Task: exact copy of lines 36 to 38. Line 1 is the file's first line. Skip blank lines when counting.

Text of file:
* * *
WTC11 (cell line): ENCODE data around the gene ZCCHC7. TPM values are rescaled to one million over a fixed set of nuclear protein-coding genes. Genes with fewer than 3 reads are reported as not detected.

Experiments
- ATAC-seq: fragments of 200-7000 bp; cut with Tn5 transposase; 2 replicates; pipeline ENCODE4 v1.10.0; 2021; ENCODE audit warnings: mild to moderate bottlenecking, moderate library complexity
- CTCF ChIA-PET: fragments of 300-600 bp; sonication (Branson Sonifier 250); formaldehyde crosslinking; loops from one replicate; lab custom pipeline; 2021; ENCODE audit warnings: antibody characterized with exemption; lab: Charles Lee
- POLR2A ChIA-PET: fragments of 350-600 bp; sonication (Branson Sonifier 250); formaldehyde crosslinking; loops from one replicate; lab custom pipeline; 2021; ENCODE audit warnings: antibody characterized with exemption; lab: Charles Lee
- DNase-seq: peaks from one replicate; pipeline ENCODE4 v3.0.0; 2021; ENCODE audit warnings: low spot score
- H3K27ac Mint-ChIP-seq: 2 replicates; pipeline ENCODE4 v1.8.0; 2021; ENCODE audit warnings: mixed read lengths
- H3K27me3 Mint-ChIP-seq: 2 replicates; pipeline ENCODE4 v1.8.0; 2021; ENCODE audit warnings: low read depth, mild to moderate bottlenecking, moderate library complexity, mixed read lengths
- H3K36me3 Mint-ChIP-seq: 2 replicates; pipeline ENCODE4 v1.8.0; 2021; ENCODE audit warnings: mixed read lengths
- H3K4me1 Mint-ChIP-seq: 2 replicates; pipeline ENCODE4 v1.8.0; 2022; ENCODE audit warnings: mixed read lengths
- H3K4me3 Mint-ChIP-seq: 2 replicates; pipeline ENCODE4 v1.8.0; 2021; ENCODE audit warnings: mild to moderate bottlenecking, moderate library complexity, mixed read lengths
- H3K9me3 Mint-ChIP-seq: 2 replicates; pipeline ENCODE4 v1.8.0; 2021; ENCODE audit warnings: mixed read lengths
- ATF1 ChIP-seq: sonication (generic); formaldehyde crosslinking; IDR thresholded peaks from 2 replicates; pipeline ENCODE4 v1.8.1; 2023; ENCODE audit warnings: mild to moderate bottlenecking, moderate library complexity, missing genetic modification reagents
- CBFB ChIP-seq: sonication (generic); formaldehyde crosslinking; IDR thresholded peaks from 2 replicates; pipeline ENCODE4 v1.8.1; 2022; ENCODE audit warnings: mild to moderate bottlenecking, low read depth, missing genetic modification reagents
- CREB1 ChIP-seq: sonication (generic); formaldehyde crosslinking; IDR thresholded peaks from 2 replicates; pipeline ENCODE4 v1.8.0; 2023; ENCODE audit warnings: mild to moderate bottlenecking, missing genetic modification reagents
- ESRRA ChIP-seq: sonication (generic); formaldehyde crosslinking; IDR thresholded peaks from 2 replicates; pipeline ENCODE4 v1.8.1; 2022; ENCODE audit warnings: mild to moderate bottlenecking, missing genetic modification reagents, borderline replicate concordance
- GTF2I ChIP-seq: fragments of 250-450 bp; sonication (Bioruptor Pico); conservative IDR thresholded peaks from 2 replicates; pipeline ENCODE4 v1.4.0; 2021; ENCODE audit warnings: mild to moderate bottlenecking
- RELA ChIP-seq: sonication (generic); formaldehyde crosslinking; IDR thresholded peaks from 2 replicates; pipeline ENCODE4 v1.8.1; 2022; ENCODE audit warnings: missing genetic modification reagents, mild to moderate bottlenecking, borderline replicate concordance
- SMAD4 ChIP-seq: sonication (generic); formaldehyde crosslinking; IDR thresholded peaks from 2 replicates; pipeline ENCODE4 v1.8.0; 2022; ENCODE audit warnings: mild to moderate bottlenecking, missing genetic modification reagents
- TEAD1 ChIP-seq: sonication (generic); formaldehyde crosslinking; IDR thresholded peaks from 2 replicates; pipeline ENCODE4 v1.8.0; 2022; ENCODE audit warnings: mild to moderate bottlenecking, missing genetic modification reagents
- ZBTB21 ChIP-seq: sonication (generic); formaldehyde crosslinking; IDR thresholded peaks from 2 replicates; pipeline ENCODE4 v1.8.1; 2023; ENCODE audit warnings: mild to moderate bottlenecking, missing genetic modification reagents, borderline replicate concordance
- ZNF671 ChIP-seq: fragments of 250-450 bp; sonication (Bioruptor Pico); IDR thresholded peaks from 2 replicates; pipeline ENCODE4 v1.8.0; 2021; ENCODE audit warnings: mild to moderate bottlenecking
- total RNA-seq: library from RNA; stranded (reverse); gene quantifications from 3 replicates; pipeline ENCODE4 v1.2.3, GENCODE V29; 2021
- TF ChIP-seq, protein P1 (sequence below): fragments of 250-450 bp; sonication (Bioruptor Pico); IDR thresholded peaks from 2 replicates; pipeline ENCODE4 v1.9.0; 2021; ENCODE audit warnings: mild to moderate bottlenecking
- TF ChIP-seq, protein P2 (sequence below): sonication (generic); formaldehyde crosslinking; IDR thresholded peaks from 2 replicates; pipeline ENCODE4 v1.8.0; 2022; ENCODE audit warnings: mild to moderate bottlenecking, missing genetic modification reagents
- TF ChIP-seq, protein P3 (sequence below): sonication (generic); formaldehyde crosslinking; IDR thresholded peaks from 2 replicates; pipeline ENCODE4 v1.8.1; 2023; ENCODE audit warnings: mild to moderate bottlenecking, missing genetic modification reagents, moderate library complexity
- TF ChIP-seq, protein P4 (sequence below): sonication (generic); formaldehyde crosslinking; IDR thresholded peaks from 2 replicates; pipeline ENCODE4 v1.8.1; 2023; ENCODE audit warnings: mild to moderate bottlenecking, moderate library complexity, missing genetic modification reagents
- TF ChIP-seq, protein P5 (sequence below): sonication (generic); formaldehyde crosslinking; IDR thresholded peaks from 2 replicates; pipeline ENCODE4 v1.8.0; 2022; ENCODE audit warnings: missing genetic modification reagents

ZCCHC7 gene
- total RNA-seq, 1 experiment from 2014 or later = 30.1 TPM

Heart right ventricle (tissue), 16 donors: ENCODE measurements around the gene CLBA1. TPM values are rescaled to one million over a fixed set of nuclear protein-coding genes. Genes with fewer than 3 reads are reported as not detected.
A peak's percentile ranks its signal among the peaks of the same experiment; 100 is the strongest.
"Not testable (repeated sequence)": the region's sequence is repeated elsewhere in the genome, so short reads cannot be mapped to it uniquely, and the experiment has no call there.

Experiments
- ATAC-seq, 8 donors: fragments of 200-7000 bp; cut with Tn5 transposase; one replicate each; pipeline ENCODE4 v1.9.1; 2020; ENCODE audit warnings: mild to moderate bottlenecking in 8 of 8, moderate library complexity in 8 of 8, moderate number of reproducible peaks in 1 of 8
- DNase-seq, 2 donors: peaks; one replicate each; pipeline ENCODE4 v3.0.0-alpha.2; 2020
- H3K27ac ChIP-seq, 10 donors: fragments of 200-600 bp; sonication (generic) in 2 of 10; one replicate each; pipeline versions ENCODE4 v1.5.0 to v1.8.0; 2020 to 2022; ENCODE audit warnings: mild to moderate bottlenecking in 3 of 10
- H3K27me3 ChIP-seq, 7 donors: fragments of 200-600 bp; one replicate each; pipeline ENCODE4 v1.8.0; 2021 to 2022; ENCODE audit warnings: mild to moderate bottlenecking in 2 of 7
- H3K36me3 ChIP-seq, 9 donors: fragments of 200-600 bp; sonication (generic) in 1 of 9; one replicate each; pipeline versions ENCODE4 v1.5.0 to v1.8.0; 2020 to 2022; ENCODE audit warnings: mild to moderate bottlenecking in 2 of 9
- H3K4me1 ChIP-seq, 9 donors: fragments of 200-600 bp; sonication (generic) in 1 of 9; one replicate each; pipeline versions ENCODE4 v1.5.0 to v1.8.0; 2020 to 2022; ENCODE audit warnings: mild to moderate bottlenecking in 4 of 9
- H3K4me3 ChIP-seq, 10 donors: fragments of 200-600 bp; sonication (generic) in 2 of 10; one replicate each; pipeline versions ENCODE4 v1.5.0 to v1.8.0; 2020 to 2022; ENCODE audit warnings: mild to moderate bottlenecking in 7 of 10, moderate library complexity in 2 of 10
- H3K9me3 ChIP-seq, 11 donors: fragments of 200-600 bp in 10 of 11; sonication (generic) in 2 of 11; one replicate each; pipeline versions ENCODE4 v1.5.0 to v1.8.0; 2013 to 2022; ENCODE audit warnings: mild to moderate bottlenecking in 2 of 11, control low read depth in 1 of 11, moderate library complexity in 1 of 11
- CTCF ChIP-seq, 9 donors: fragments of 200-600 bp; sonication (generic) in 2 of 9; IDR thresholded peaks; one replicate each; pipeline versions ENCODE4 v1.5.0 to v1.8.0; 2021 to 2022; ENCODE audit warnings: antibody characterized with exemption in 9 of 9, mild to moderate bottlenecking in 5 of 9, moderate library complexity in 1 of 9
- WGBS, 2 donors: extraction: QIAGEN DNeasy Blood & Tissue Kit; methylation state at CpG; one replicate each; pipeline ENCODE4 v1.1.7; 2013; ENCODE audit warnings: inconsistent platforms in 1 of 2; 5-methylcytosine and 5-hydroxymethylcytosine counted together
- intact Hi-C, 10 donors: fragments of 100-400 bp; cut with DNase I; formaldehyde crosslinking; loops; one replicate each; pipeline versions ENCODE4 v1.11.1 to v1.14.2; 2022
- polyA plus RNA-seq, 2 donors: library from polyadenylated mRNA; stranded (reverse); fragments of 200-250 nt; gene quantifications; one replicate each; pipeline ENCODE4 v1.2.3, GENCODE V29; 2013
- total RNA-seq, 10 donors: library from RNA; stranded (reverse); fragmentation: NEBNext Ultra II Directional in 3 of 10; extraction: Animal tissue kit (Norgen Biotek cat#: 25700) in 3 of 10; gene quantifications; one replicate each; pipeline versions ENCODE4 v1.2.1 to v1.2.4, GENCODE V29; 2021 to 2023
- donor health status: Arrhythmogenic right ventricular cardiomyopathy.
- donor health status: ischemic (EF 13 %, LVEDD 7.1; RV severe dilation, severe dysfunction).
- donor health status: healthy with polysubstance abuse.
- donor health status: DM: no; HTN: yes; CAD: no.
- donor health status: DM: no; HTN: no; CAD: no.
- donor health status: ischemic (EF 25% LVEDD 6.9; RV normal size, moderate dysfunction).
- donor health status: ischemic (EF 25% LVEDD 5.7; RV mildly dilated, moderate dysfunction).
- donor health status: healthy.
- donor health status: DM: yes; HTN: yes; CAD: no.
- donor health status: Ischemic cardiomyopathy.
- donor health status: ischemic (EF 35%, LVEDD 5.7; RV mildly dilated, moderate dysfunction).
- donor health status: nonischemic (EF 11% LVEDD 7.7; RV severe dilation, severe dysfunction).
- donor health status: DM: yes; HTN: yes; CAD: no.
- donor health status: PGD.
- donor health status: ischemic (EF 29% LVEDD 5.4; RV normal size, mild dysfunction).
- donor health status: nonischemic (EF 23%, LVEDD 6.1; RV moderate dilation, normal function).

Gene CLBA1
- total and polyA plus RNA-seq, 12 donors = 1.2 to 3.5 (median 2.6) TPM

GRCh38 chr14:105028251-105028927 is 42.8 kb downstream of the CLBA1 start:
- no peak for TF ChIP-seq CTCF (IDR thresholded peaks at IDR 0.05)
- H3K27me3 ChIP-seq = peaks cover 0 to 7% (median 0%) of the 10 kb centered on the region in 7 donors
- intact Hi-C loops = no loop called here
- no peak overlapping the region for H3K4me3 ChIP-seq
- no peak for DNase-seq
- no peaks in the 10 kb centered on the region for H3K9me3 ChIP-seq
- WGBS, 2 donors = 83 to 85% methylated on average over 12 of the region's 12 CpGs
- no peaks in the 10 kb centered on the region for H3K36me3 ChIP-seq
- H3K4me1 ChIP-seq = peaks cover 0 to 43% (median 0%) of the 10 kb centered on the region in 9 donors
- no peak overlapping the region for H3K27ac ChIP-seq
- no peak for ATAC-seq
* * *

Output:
- DNase-seq, 2 donors: peaks; one replicate each; pipeline ENCODE4 v3.0.0-alpha.2; 2020
- H3K27ac ChIP-seq, 10 donors: fragments of 200-600 bp; sonication (generic) in 2 of 10; one replicate each; pipeline versions ENCODE4 v1.5.0 to v1.8.0; 2020 to 2022; ENCODE audit warnings: mild to moderate bottlenecking in 3 of 10
- H3K27me3 ChIP-seq, 7 donors: fragments of 200-600 bp; one replicate each; pipeline ENCODE4 v1.8.0; 2021 to 2022; ENCODE audit warnings: mild to moderate bottlenecking in 2 of 7